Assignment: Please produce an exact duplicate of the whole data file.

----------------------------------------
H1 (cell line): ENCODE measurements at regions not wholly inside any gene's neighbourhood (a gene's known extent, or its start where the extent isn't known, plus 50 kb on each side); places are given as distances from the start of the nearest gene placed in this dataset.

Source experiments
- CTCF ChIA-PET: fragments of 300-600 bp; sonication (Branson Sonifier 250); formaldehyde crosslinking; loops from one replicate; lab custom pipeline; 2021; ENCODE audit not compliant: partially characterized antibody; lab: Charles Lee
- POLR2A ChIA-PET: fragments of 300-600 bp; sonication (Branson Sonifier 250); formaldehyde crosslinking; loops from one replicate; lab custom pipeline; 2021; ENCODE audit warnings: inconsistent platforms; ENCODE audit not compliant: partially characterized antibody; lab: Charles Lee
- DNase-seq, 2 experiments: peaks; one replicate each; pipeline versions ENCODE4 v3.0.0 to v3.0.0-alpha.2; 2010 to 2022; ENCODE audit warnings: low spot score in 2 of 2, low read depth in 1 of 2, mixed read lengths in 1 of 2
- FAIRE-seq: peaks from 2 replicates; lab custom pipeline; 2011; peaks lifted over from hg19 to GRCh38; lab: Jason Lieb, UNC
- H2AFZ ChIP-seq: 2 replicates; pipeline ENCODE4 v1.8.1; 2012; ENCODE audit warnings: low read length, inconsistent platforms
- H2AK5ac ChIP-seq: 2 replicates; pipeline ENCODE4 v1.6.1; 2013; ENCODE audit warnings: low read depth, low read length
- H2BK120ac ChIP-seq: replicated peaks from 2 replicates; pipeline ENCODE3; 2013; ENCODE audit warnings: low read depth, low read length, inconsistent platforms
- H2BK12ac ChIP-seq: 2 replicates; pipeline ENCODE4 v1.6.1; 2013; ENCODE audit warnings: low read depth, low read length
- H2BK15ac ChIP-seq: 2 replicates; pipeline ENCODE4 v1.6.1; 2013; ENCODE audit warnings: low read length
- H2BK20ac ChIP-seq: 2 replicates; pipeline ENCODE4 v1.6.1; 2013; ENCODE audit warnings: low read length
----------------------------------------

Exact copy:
H1 (cell line): ENCODE measurements at regions not wholly inside any gene's neighbourhood (a gene's known extent, or its start where the extent isn't known, plus 50 kb on each side); places are given as distances from the start of the nearest gene placed in this dataset.

Source experiments
- CTCF ChIA-PET: fragments of 300-600 bp; sonication (Branson Sonifier 250); formaldehyde crosslinking; loops from one replicate; lab custom pipeline; 2021; ENCODE audit not compliant: partially characterized antibody; lab: Charles Lee
- POLR2A ChIA-PET: fragments of 300-600 bp; sonication (Branson Sonifier 250); formaldehyde crosslinking; loops from one replicate; lab custom pipeline; 2021; ENCODE audit warnings: inconsistent platforms; ENCODE audit not compliant: partially characterized antibody; lab: Charles Lee
- DNase-seq, 2 experiments: peaks; one replicate each; pipeline versions ENCODE4 v3.0.0 to v3.0.0-alpha.2; 2010 to 2022; ENCODE audit warnings: low spot score in 2 of 2, low read depth in 1 of 2, mixed read lengths in 1 of 2
- FAIRE-seq: peaks from 2 replicates; lab custom pipeline; 2011; peaks lifted over from hg19 to GRCh38; lab: Jason Lieb, UNC
- H2AFZ ChIP-seq: 2 replicates; pipeline ENCODE4 v1.8.1; 2012; ENCODE audit warnings: low read length, inconsistent platforms
- H2AK5ac ChIP-seq: 2 replicates; pipeline ENCODE4 v1.6.1; 2013; ENCODE audit warnings: low read depth, low read length
- H2BK120ac ChIP-seq: replicated peaks from 2 replicates; pipeline ENCODE3; 2013; ENCODE audit warnings: low read depth, low read length, inconsistent platforms
- H2BK12ac ChIP-seq: 2 replicates; pipeline ENCODE4 v1.6.1; 2013; ENCODE audit warnings: low read depth, low read length
- H2BK15ac ChIP-seq: 2 replicates; pipeline ENCODE4 v1.6.1; 2013; ENCODE audit warnings: low read length
- H2BK20ac ChIP-seq: 2 replicates; pipeline ENCODE4 v1.6.1; 2013; ENCODE audit warnings: low read length